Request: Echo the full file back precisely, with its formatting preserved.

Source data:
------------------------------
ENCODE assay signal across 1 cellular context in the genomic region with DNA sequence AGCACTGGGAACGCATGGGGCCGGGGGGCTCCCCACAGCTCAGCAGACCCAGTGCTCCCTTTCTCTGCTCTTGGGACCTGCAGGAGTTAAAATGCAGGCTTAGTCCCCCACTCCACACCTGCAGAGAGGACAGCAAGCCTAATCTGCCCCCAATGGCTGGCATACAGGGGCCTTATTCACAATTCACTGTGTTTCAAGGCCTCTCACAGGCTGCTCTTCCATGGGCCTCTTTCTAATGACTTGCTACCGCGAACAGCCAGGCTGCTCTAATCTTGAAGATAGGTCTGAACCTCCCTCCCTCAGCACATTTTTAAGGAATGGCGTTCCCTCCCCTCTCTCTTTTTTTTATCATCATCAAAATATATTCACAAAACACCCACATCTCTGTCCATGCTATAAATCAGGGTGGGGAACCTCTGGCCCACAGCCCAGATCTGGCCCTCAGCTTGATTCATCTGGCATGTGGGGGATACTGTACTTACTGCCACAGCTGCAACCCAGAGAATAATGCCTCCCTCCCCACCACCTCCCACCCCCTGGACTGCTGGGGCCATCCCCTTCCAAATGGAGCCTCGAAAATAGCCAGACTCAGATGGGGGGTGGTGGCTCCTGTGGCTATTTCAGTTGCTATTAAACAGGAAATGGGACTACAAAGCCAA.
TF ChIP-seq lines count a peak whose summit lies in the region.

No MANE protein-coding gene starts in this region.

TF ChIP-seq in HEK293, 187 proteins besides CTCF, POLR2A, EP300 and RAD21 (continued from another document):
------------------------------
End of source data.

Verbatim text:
ENCODE assay signal across 1 cellular context in the genomic region with DNA sequence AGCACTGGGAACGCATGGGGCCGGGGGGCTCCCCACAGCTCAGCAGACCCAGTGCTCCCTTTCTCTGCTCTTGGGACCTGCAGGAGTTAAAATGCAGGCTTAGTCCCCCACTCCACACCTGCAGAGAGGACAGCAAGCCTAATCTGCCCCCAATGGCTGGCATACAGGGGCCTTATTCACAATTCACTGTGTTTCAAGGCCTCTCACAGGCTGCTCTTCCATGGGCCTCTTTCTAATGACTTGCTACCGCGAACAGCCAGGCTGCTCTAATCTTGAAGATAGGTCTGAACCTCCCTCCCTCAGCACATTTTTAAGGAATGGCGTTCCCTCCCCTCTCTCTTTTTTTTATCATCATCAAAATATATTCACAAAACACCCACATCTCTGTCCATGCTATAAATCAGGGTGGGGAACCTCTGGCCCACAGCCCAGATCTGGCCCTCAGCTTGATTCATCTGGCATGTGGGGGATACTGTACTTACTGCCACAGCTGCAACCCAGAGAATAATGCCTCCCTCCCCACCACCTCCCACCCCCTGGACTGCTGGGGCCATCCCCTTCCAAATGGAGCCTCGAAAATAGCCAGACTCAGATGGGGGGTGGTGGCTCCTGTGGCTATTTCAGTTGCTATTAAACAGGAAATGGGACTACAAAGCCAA.
TF ChIP-seq lines count a peak whose summit lies in the region.

No MANE protein-coding gene starts in this region.

TF ChIP-seq in HEK293, 187 proteins besides CTCF, POLR2A, EP300 and RAD21 (continued from another document):